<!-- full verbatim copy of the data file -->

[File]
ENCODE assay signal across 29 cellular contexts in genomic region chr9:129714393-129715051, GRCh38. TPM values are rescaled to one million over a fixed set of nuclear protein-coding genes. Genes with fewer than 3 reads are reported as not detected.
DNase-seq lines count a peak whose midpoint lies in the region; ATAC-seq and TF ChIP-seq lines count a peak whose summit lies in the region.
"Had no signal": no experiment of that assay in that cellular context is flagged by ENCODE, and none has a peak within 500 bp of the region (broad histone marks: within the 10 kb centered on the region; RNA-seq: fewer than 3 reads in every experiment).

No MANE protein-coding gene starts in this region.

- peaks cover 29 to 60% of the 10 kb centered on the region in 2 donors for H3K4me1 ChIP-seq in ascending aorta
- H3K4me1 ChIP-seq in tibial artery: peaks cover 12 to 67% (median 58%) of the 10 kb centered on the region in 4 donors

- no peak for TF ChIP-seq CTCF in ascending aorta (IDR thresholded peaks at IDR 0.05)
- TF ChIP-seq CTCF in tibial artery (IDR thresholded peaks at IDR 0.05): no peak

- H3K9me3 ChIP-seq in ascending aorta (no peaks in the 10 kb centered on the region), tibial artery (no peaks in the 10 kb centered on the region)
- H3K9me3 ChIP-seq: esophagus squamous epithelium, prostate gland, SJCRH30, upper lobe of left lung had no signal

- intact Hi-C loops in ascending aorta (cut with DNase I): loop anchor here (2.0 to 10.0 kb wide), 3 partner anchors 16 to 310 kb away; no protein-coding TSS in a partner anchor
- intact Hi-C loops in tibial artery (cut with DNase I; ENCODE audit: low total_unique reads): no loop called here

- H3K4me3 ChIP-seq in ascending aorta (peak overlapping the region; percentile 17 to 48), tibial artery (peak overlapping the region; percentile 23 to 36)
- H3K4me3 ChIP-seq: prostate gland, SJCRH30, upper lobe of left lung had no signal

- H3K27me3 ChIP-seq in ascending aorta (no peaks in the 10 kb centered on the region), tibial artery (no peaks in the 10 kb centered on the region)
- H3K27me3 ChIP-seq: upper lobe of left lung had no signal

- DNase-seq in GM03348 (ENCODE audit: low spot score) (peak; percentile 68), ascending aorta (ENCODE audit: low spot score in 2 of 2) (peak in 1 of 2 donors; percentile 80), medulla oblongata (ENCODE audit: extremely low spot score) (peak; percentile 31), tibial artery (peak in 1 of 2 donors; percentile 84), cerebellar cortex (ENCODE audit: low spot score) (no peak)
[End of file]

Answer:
ENCODE assay signal across 29 cellular contexts in genomic region chr9:129714393-129715051, GRCh38. TPM values are rescaled to one million over a fixed set of nuclear protein-coding genes. Genes with fewer than 3 reads are reported as not detected.
DNase-seq lines count a peak whose midpoint lies in the region; ATAC-seq and TF ChIP-seq lines count a peak whose summit lies in the region.
"Had no signal": no experiment of that assay in that cellular context is flagged by ENCODE, and none has a peak within 500 bp of the region (broad histone marks: within the 10 kb centered on the region; RNA-seq: fewer than 3 reads in every experiment).

No MANE protein-coding gene starts in this region.

- peaks cover 29 to 60% of the 10 kb centered on the region in 2 donors for H3K4me1 ChIP-seq in ascending aorta
- H3K4me1 ChIP-seq in tibial artery: peaks cover 12 to 67% (median 58%) of the 10 kb centered on the region in 4 donors

- no peak for TF ChIP-seq CTCF in ascending aorta (IDR thresholded peaks at IDR 0.05)
- TF ChIP-seq CTCF in tibial artery (IDR thresholded peaks at IDR 0.05): no peak

- H3K9me3 ChIP-seq in ascending aorta (no peaks in the 10 kb centered on the region), tibial artery (no peaks in the 10 kb centered on the region)
- H3K9me3 ChIP-seq: esophagus squamous epithelium, prostate gland, SJCRH30, upper lobe of left lung had no signal

- intact Hi-C loops in ascending aorta (cut with DNase I): loop anchor here (2.0 to 10.0 kb wide), 3 partner anchors 16 to 310 kb away; no protein-coding TSS in a partner anchor
- intact Hi-C loops in tibial artery (cut with DNase I; ENCODE audit: low total_unique reads): no loop called here

- H3K4me3 ChIP-seq in ascending aorta (peak overlapping the region; percentile 17 to 48), tibial artery (peak overlapping the region; percentile 23 to 36)
- H3K4me3 ChIP-seq: prostate gland, SJCRH30, upper lobe of left lung had no signal

- H3K27me3 ChIP-seq in ascending aorta (no peaks in the 10 kb centered on the region), tibial artery (no peaks in the 10 kb centered on the region)
- H3K27me3 ChIP-seq: upper lobe of left lung had no signal

- DNase-seq in GM03348 (ENCODE audit: low spot score) (peak; percentile 68), ascending aorta (ENCODE audit: low spot score in 2 of 2) (peak in 1 of 2 donors; percentile 80), medulla oblongata (ENCODE audit: extremely low spot score) (peak; percentile 31), tibial artery (peak in 1 of 2 donors; percentile 84), cerebellar cortex (ENCODE audit: low spot score) (no peak)